Sometimes you don't need to file a police report following an auto accident. Most minor scratches, dents and fender-benders really don't require a police report.
The law will vary from state to state. You'll want to call your auto insurance agent to find out what the rules are where you live, but the qualifiers for requiring a police report generally include the following:
- Total damages amount to $500 or more
- A vehicle needs to be towed away
- An involved party is injured or complaining of discomfort
If your accident covers just one of these points, you'll need to file a police report. Essentially: If it's worth filing a car insurance claim, then you will be required to file a police report.
The report can come in handy following even a minor accident. Should it come to a lawsuit, you'll have a legal document establishing what happened and it will be harder for anyone to misremember or change their story to suit their demands. The human memory can be a little hazy, and we all have those moments where we find out we were wrong on something we were dead certain about. That's fine if you're just misremembering movie scenes or the color of your shoes, but not so much when it comes to a car accident.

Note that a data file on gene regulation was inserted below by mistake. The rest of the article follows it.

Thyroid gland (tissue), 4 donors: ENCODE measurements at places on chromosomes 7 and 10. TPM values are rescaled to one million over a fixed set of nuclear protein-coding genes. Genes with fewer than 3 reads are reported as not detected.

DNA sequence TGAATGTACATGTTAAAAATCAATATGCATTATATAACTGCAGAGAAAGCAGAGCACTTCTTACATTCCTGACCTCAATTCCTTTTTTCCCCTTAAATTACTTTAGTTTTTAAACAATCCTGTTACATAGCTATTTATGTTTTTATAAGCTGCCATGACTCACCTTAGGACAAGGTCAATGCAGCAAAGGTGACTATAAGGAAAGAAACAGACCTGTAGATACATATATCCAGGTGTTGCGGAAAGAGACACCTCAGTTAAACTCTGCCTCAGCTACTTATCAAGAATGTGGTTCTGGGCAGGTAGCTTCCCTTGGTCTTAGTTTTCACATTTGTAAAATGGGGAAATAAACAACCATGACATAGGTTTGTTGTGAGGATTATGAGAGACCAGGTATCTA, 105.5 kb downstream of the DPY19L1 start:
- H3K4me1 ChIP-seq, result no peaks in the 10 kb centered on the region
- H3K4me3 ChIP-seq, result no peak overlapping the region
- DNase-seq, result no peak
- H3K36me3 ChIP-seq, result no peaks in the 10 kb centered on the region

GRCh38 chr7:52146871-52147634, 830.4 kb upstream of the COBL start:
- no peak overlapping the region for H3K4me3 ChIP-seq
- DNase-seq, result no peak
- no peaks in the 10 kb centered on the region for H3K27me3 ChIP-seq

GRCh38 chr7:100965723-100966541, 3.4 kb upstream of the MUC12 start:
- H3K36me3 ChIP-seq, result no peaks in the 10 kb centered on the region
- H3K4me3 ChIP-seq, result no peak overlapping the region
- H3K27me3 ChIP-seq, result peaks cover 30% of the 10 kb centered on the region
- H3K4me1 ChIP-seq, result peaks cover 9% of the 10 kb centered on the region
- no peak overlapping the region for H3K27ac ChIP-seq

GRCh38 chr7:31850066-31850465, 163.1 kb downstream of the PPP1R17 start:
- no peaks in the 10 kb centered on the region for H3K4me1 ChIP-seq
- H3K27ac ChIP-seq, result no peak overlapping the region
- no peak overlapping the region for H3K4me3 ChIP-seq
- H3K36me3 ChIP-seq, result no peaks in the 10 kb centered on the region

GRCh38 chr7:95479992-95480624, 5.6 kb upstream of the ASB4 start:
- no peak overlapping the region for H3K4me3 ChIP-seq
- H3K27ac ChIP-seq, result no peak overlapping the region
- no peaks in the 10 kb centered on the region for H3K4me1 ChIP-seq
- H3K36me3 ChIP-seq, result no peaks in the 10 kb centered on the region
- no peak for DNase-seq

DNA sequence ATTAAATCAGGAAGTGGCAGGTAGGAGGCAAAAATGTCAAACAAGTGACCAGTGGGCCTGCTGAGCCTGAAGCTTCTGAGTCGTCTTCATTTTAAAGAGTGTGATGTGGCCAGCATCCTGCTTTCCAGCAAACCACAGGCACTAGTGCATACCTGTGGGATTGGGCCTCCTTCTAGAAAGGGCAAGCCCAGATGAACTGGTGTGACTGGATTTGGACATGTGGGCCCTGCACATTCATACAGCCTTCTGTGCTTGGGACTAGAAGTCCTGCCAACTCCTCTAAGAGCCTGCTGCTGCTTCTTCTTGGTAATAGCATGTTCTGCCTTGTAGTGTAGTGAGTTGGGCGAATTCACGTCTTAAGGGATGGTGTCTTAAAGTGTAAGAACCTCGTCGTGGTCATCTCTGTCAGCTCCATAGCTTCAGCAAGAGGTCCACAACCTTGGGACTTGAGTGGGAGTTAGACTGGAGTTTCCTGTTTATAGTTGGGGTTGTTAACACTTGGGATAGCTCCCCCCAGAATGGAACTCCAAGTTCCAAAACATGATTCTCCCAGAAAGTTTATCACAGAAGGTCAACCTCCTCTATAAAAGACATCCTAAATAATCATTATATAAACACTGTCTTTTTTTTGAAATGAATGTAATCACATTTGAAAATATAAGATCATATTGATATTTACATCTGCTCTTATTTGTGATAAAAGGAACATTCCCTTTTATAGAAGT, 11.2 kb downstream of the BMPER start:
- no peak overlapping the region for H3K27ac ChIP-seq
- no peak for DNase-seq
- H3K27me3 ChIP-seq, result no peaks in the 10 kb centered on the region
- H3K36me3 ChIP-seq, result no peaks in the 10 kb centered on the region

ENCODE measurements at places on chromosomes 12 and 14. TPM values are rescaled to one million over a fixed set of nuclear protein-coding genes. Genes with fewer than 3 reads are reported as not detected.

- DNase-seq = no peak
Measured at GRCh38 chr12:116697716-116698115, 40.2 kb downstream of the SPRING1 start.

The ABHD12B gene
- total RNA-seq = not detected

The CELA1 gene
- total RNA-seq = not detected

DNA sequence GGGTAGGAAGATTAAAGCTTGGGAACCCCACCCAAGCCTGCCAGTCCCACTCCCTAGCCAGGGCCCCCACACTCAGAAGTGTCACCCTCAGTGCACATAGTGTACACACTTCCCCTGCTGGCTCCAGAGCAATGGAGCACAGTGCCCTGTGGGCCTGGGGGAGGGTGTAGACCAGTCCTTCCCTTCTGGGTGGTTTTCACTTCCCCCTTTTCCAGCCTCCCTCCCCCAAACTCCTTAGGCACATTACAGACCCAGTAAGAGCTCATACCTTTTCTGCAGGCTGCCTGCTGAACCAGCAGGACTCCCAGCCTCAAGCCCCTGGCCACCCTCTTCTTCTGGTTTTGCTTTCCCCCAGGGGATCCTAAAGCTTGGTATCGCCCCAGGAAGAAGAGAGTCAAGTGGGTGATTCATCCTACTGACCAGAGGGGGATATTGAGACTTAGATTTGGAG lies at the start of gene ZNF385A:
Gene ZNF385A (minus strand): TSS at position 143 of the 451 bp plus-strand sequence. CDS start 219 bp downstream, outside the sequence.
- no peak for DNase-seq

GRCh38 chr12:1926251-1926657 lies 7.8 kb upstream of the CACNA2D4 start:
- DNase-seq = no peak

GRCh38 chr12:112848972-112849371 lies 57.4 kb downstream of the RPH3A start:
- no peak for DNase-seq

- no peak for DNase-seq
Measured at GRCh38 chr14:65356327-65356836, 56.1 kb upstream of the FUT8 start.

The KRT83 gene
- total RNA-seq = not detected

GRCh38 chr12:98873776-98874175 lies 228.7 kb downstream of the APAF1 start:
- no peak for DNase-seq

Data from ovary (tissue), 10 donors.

Luckily, you don't need to figure out right away whether or not your accident requires a police report. In most states you have a few days to file a report. Florida, for instance, gives you ten. As long as you file your report before you hit that deadline, you should be fine.
It's a good idea to take notes right after a car accident, whether or not you plan on filing a report. Having a record for yourself and for your insurer, at the very least, can make it easier to file a claim, and easier to remember precisely what happened on the day of the accident.
You probably don't feel like pulling out a journal and jotting down your thoughts right after an accident, but you can make a document on your phone, photographing the accident and recording your version of the story. Even a minor accident can be traumatic. It may be difficult remembering precise details later, so getting the facts down right away is never a bad idea.